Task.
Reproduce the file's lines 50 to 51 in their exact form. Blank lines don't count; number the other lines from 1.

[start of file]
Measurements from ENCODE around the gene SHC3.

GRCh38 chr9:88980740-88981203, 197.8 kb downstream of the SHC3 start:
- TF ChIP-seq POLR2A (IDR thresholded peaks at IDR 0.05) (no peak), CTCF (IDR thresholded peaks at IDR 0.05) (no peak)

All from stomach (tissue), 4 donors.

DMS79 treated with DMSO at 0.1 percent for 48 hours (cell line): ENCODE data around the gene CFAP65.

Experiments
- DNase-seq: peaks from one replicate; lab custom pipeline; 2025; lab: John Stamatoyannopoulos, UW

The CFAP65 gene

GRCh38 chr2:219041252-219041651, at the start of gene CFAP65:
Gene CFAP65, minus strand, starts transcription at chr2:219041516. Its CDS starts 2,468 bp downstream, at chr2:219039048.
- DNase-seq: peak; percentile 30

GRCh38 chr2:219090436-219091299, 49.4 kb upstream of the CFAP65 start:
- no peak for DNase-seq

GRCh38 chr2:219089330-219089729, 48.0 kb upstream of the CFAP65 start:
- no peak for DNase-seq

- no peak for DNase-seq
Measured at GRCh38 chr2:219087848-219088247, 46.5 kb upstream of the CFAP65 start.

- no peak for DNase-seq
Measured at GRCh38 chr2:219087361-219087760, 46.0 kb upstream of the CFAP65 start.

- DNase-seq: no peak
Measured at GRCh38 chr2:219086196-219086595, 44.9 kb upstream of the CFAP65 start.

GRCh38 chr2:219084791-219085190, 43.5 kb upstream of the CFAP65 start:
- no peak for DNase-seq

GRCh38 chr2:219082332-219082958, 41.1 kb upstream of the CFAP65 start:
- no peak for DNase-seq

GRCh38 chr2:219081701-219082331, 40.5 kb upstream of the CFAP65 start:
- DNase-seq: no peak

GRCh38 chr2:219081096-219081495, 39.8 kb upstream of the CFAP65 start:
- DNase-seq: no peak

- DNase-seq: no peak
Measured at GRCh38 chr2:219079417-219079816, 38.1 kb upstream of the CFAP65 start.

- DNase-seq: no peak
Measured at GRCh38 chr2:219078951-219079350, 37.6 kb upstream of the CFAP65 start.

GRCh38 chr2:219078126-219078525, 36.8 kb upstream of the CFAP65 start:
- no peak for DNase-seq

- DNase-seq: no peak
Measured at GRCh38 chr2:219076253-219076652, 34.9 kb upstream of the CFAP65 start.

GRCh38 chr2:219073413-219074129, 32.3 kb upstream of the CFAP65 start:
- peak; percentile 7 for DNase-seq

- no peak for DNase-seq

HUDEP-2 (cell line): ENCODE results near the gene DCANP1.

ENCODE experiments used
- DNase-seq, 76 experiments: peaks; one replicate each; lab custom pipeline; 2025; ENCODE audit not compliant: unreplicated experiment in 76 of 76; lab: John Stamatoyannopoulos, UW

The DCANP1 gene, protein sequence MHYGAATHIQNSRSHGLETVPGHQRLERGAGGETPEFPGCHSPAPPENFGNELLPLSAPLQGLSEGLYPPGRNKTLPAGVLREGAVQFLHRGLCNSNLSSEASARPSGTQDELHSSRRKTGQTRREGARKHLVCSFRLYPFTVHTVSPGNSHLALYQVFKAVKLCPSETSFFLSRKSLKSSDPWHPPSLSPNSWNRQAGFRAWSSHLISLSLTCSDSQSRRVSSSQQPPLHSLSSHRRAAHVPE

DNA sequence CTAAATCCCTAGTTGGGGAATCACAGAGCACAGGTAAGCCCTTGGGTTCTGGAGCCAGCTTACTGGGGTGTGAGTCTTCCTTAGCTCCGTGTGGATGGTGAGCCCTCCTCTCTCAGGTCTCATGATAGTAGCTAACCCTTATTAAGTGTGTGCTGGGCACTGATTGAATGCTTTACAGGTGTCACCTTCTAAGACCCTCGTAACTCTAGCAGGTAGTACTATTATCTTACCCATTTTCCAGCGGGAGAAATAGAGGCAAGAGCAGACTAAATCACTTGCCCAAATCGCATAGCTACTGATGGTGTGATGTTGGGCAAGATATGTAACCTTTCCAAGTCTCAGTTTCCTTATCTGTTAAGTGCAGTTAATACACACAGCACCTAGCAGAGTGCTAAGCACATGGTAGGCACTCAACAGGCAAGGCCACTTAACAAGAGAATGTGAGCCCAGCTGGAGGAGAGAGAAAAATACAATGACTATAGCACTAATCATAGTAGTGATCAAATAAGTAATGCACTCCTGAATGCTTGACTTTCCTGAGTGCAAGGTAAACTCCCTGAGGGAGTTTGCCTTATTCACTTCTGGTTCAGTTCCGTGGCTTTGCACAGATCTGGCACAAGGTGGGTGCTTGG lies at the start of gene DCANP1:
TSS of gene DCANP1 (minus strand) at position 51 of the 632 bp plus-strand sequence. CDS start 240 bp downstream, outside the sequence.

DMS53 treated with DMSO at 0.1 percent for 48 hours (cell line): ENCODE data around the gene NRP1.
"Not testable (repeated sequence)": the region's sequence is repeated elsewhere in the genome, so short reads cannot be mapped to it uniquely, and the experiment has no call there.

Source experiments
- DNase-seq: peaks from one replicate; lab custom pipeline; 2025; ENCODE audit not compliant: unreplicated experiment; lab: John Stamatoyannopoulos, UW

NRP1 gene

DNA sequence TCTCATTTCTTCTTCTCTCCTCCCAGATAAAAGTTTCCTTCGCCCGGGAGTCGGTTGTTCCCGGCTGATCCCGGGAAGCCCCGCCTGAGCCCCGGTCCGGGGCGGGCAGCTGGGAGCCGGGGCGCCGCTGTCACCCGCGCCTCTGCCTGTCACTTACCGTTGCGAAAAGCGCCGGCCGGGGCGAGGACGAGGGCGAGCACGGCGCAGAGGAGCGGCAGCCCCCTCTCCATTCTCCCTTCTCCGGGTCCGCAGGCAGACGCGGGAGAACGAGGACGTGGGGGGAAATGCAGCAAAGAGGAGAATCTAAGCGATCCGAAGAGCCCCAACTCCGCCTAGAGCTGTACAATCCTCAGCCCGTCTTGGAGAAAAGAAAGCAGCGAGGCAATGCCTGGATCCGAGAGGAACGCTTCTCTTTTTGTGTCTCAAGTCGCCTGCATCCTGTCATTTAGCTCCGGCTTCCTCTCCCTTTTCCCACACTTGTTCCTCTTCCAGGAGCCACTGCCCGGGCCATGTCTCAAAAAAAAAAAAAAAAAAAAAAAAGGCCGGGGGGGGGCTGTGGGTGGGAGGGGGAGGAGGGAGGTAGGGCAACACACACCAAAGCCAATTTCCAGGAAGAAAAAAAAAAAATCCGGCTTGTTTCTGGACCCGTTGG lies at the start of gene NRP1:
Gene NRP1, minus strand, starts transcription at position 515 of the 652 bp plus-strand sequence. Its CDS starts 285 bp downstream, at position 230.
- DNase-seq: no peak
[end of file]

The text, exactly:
- DNase-seq: peaks from one replicate; lab custom pipeline; 2025; ENCODE audit not compliant: unreplicated experiment; lab: John Stamatoyannopoulos, UW

NRP1 gene